Magness Lake, in Heber Springs, is a magnet for swans
JIRO DREAMS OF SUSHI
This writer likes people who do things with their hands, and absolutely adores those storied few who elevate something seemingly mundane to the level of art. That's a big part of the reason I like sushi. Nobody does the mundane-as-art better than the Japanese, which is probably why sushi got started there. A little fish, some rice, a few veggies and a whole lot of artistic flair, and lowly ingredients can become abstract sculpture on the plate, something so pretty it can even make you feel a little guilty about eating it. In the lovely documentary, "Jiro Dreams of Sushi," filmmakers take a close look at Jiro Ono, an 85-year-old Japanese sushi chef who has spent his whole life in pursuit of perfection, rising from poverty to become the undisputed master of the form. From a tiny, perfectly-appointed, ten-seat restaurant in a subway station, Jiro reigns like a Jedi master, dishing up perfect little morsels for $300 a plate to the rich and powerful, who are happy to wait two months for an audience with him. Adding to the poignancy of Jiro's own pursuit is that of his sons — aging apprentices for whom Jiro has always been more of a boss than a father. Though they should be masters in their own right, they live in their father's shadow, silently struggling with the reality that once Jiro is gone, they'll wind up as also-rans in the minds of those who loved him. A beautifully made documentary that should delight any foodie, but especially those who love sushi.
Seasons 1 and 2
We're going to talk about sex now, children. Not the sex your mother told you about. We mean the freaky stuff. While most people are just fine sticking to "missionary-with-the-lights-off," that just doesn't cut it for some of the sexual spelunkers among us, those people whose crank can only be turned by whips, collars, patent leather boots and referring to their significant other as Master or Mistress. Yes, S&M is creeping into the mainstream, and is nowhere near as weird as it used to be. You can buy a ball gag at the mall these days, so one can only wonder where those who can only get off on the fringe will have to go for satisfaction once Woman's Day starts printing kinky sex tips for moms on the go. For those curious sorts who aren't quite ready to make the leap into ropes, whips and chains without a little couch research, Netflix Instant offers the first two seasons of the Canadian reality show "Kink," which aired from 2001 to 2006 (and probably on their version of late-night Cinemax, if the sexual situations and copious nudity are any measure). Each season features a revealing look at a group of kinky Canucks —"You like it when I spank ya, eh?" — both gay and straight, as they get their licks in, so to speak. I've only caught a few episodes, but what I've seen so far is promising. If you've ever been curious about how the local Spankers Union gets their groove on, this is an interesting place to start.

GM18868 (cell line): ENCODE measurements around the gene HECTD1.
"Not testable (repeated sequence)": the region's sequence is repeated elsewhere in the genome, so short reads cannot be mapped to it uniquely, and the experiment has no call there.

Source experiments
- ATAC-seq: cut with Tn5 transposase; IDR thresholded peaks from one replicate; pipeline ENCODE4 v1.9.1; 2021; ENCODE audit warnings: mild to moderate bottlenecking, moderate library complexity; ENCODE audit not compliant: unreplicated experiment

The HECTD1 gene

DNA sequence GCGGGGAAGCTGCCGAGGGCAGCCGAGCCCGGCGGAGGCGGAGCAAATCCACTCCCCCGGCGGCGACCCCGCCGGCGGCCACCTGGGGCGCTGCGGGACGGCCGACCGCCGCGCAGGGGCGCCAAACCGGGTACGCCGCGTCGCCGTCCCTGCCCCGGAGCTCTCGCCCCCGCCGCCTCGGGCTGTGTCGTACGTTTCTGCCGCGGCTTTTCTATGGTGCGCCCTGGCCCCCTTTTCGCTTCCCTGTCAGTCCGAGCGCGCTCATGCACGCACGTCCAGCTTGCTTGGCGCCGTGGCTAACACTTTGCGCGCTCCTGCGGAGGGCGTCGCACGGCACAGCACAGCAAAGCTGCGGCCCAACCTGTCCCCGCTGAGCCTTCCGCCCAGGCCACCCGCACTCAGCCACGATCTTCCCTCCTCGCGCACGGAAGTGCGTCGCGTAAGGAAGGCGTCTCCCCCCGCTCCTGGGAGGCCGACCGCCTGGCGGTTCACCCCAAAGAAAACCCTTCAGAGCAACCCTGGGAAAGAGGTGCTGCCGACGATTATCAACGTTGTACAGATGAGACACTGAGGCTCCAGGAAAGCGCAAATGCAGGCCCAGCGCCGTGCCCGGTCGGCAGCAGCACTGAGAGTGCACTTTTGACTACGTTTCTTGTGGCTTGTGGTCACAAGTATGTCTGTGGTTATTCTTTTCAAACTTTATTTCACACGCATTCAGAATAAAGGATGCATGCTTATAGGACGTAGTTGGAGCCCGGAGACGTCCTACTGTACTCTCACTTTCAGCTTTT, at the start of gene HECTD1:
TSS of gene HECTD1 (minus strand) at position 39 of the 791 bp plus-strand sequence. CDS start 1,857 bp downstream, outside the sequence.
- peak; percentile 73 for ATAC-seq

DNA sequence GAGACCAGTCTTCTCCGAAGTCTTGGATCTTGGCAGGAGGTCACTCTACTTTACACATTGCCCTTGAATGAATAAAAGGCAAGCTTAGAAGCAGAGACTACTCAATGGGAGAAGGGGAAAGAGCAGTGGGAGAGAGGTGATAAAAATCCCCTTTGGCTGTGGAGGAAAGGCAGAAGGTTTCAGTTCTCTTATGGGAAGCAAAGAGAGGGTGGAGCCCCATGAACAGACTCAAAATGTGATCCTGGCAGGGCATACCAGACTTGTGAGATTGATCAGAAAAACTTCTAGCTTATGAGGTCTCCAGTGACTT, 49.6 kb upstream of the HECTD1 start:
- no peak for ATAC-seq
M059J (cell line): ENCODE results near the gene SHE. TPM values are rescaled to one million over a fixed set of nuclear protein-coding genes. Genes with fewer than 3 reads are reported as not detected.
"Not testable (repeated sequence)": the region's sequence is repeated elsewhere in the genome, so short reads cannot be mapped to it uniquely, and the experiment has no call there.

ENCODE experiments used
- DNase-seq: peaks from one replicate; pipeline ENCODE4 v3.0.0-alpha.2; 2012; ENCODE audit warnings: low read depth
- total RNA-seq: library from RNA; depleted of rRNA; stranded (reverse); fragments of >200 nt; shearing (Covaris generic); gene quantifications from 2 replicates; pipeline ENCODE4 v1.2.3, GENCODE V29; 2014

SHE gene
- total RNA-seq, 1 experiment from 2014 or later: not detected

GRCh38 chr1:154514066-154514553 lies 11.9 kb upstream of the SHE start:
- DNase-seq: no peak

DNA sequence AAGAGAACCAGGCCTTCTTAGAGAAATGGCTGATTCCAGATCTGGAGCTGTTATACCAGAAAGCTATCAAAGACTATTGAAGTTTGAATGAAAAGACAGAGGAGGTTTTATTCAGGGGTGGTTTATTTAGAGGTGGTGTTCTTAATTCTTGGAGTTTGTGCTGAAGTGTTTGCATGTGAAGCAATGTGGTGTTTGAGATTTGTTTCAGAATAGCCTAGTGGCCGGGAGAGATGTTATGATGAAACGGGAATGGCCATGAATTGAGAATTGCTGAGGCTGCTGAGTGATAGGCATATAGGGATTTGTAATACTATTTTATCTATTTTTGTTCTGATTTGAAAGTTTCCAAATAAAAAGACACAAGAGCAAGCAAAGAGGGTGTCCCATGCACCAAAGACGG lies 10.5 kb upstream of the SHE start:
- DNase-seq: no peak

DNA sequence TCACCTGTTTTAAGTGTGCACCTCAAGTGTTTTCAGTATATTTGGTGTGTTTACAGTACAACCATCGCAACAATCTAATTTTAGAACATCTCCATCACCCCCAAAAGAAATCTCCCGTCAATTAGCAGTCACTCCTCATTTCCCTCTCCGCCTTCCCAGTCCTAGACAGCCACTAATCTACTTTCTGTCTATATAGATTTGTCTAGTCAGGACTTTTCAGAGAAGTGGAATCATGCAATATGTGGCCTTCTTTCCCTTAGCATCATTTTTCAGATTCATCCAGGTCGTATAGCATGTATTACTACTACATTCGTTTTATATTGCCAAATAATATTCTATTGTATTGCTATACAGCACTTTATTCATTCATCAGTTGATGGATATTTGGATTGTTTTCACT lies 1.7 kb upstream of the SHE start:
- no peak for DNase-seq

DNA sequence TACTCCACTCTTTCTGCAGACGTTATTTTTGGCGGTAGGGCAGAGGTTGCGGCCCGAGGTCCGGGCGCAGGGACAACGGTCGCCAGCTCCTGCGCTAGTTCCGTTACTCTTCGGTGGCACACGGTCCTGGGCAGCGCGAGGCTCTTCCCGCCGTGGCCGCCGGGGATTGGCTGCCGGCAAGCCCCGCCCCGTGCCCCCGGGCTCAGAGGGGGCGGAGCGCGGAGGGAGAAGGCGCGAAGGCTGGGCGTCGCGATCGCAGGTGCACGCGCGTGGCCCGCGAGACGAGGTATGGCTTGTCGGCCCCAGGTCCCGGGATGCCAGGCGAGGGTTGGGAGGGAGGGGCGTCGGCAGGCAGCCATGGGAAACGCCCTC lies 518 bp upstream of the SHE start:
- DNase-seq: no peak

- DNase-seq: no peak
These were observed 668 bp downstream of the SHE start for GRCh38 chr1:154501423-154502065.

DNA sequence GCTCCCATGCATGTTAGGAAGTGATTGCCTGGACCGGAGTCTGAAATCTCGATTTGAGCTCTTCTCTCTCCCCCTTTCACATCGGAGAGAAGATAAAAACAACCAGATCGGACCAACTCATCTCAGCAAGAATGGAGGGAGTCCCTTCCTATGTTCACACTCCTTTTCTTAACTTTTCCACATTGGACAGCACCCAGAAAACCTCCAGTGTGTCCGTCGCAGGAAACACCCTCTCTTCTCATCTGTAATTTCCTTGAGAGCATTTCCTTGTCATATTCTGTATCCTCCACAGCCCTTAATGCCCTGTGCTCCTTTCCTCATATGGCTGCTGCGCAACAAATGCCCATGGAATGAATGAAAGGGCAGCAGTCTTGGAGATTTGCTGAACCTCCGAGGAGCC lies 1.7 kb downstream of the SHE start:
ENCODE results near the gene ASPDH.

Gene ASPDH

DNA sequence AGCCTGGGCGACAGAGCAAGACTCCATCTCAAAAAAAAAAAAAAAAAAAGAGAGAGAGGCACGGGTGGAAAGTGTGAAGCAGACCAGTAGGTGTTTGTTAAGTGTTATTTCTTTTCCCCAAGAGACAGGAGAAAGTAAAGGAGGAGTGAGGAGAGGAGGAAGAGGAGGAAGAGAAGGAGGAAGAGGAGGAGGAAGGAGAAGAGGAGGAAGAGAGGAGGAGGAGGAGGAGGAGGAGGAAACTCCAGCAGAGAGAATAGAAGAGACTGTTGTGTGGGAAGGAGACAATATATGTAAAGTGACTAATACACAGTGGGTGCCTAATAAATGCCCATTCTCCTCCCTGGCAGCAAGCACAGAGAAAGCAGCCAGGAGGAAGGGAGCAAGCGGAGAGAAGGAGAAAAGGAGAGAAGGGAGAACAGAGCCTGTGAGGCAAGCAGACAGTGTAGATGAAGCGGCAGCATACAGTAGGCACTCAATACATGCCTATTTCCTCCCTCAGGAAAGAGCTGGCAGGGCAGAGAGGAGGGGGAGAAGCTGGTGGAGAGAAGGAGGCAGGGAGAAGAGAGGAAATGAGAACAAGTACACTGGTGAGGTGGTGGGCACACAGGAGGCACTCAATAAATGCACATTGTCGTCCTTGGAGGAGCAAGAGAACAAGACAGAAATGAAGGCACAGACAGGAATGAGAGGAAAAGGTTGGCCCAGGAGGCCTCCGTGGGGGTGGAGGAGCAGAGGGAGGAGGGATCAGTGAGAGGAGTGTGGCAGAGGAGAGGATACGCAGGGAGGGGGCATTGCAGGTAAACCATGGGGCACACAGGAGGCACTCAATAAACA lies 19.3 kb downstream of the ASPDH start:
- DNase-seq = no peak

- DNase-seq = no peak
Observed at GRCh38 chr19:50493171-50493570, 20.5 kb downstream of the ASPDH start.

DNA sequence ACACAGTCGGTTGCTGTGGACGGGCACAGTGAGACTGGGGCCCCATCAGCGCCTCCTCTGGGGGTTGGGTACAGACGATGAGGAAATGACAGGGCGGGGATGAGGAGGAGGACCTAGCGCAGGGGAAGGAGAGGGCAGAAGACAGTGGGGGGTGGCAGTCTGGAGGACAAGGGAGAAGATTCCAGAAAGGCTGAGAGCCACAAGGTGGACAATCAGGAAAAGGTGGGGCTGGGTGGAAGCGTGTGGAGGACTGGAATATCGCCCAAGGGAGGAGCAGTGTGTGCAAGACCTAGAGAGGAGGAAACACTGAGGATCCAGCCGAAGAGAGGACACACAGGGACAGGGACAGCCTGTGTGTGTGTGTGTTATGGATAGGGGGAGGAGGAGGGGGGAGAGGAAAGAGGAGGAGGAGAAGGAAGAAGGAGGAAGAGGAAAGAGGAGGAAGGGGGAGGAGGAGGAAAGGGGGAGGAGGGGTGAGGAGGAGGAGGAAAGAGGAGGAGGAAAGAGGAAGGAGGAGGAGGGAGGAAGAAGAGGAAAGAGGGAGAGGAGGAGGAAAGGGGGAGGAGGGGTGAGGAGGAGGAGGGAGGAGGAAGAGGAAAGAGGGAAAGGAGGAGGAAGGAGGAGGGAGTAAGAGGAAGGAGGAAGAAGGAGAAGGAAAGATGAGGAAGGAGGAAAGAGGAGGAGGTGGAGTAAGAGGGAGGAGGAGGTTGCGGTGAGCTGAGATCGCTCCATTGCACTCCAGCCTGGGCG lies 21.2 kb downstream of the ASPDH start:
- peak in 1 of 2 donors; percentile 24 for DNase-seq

It can suck to be a fan of old time rock 'n' roll, especially if you're one of those who thinks the purest rock is the rock you see live. Thanks to the live-fast-die-young culture that's pervaded rock and roll — and later hip-hop — since the early days, there's a good chance all hope of a true reunion tour for most bands died face down in a backstage restroom in 1976. Besides, you don't want to see your rock idols when they're fat and old, wheezing through their hits while they bankroll their retirement in the Bahamas. You want to see them in their prime — all piss and vinegar and attitude! Luckily for rock fans, Netflix Instant now features a very nice selection (available under the "music" subcategory if you hit the Netflix website) of shot-live concerts and making-of-the-album documentaries from many of the greats, including Lou Reed, Ike and Tina Turner, Bob Dylan, Black Sabbath, The Pretenders, Cream, Lynyrd Skynyrd, Issac Hayes, Korn, Edith Piaf, Michael Jackson, Wu-Tang Clan, Joan Baez, Elvis Presley, Neil Young, The Doors, The Who, Metallica and many, many others. Definitely cheaper than buying tickets to The Absolute Last Ever (For Real This Time) Reunion Tour of your favorite band, and you don't have to watch in pity and horror as the guy whose music you once made out to changes his oxygen tank in the middle of the set.